08 April 2013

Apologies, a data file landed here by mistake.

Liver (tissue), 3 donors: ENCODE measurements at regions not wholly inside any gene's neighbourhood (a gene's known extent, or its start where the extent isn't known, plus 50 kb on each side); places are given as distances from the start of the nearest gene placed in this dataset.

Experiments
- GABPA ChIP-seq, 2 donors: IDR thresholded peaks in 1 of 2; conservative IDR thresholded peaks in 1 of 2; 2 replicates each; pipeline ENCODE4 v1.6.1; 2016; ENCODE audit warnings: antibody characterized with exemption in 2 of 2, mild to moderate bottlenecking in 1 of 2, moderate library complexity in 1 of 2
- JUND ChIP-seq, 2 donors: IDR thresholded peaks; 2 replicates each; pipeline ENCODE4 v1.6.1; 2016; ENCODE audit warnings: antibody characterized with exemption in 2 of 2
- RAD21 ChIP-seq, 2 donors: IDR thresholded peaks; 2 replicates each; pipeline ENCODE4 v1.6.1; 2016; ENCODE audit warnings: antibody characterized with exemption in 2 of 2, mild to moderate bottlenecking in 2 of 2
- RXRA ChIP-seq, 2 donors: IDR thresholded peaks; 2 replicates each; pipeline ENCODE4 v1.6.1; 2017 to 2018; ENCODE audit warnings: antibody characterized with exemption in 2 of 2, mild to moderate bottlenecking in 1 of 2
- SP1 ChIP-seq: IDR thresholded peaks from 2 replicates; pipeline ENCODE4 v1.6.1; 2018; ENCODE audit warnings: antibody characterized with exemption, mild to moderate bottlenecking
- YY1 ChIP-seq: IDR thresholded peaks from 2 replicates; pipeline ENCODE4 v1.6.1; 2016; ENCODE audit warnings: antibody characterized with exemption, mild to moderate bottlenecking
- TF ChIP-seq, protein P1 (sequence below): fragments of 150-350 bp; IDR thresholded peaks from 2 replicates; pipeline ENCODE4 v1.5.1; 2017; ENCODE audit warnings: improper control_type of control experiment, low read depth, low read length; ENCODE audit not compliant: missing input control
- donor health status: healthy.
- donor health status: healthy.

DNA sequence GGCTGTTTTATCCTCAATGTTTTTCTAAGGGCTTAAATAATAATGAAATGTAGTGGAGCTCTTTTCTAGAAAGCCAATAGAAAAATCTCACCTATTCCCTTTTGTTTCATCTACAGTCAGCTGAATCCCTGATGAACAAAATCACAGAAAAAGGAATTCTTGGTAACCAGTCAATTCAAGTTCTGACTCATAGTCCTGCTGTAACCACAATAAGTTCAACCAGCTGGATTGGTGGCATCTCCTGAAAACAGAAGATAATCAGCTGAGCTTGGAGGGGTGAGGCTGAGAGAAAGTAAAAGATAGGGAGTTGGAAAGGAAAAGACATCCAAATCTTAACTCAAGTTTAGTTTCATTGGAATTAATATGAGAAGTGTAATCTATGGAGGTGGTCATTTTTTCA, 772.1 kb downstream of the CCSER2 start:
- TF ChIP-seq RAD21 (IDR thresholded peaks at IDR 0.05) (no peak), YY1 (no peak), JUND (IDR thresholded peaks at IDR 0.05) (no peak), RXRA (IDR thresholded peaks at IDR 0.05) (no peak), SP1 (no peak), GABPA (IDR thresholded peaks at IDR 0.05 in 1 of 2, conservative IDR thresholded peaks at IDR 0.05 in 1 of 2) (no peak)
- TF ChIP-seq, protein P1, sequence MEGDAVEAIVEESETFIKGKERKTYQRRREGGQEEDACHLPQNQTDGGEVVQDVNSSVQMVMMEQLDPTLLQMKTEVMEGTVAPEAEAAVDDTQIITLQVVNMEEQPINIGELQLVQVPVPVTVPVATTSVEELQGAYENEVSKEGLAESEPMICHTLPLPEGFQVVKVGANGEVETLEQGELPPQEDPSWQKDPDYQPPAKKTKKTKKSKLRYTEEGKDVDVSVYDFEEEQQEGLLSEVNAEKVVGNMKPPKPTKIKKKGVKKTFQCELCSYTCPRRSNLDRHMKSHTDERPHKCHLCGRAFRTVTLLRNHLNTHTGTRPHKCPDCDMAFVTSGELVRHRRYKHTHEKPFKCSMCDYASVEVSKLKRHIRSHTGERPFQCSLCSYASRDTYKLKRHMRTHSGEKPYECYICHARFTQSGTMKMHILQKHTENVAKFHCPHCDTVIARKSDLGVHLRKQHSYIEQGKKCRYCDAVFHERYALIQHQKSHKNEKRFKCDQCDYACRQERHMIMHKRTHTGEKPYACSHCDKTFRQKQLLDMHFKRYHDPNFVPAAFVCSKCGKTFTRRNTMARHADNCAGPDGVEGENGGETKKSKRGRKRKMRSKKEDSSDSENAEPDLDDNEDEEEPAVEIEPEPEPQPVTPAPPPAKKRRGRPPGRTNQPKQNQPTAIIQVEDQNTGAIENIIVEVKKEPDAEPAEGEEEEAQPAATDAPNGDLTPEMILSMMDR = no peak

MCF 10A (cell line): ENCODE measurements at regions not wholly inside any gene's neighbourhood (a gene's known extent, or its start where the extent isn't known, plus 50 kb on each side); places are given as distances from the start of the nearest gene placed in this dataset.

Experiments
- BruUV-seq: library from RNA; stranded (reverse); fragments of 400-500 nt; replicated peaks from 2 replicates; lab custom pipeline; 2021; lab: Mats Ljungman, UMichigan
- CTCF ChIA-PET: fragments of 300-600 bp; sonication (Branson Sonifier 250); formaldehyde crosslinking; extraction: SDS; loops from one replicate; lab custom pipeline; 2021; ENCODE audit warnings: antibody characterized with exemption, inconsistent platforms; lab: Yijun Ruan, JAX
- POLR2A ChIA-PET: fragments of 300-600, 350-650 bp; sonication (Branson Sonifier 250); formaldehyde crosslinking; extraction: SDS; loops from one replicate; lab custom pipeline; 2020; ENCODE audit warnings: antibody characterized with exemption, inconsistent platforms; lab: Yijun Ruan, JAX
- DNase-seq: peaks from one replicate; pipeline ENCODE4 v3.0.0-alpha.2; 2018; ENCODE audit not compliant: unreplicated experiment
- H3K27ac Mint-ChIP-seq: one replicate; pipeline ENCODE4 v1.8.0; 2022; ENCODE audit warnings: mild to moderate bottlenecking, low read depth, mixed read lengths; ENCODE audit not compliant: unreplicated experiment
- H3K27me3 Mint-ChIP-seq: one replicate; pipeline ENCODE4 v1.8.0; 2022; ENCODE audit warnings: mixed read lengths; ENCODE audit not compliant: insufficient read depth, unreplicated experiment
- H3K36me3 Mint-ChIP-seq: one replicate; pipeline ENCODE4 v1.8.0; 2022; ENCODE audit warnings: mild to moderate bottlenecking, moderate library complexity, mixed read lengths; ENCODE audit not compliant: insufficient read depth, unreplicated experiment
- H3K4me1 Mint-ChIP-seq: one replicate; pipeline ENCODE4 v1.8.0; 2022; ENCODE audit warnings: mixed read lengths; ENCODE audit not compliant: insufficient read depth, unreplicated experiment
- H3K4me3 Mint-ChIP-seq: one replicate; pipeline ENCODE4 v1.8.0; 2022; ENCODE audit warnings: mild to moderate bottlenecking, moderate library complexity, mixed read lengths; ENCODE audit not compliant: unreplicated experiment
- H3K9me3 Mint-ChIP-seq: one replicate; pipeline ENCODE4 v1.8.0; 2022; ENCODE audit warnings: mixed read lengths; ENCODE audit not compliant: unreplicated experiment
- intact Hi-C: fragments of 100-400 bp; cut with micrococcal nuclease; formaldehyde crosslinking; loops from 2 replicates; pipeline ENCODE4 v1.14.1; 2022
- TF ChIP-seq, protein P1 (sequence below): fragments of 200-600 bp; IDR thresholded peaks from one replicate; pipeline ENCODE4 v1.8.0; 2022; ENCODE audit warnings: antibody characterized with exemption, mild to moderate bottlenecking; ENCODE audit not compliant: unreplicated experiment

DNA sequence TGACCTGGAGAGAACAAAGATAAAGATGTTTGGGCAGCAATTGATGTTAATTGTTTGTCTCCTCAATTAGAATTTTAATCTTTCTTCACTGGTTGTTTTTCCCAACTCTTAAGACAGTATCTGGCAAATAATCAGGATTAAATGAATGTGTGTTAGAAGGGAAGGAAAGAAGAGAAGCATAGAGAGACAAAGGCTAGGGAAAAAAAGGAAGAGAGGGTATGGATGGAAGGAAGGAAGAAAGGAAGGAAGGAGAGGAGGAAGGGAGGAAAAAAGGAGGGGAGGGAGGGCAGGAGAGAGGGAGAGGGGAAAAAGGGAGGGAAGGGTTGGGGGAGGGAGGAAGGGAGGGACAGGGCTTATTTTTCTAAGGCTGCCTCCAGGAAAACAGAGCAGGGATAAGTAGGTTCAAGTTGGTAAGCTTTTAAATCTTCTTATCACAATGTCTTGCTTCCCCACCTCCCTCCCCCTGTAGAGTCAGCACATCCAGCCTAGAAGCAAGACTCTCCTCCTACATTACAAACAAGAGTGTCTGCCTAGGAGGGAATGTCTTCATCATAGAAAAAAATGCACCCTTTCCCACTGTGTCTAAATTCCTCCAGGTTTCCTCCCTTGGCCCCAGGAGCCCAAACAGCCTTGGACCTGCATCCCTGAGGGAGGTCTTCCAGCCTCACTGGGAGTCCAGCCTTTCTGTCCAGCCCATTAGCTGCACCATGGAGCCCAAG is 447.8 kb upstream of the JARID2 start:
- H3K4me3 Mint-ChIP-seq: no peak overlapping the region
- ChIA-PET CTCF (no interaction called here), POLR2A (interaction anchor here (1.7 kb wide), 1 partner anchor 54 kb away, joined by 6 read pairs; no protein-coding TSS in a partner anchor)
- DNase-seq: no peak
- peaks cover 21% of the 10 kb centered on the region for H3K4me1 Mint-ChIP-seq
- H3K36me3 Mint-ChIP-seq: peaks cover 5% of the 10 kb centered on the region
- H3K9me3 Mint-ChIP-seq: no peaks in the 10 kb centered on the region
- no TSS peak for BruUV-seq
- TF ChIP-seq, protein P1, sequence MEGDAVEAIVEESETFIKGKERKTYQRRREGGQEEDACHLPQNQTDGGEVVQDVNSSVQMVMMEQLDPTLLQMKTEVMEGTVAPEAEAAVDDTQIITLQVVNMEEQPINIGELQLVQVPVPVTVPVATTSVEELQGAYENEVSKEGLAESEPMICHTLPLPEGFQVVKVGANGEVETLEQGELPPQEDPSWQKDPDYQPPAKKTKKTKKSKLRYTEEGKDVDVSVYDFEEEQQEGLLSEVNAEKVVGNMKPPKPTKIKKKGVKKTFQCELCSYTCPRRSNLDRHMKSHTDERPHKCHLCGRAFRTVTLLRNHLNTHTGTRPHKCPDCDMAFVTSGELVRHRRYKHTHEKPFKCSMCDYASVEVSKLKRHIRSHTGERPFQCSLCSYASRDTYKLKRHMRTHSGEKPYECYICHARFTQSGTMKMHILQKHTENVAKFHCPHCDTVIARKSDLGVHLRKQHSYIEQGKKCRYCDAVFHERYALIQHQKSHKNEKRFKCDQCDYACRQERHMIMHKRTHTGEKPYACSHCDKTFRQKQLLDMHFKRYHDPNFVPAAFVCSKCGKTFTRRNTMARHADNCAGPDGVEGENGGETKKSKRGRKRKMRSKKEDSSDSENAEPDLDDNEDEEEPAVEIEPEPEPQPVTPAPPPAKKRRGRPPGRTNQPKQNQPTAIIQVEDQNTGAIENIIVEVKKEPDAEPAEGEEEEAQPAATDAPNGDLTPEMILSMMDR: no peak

A few words in remembrance of Margaret Thatcher (1925-2013). For two summers between school and university I worked for the Conservative Party in London--at the constituency office level, at Conservative Central Office, and at Parliament for a Tory MP. I met her on several occasions in the last days of her reign. Always proper, always polite. Knowing my admiration, a girlfriend at the time who worked for an opposition politician gave to me as souvenirs several signed pieces of correspondence from her. At the time I very much appreciated the economic logic of Thatcherism. My views in those days were conservative-libertarian, pro-free market. And yet, I had doubts. I failed to understand exactly how on a societal and cultural level City 'barrow boys' were an improvement over Durham miners or Lancashire farmers. The Thatcher revolution, as it was called, struck me as a deeply American project, and, as such, alien to England. Even more crucially, I began to sense that ignoring the biological and demographic realities of the struggle ultimately would doom the conservative movement both in England and the US. A decade later my instincts were proved right when I once again settled in London and saw a city transformed by what can only be described as ethnic cleansing and race-replacement, i.e. genocide, changes that propelled me to the hardcore Nationalist side. It has been heart-breaking. The Thatcherism of my youth I attribute to naïveté; I have no other excuse. But there was an element of conviction and enthusiasm for the fight amongst Tory true-believers that with a few exceptions is lacking today. For having been exposed to it I am grateful. Thatcher, for all her imperfections, was a genuine statesman. There is much more I can say about my time with the Conservatives--and I will later--but I am afraid it will come across to you as so much reminiscing, sexual bravado, and gossip. Years move on.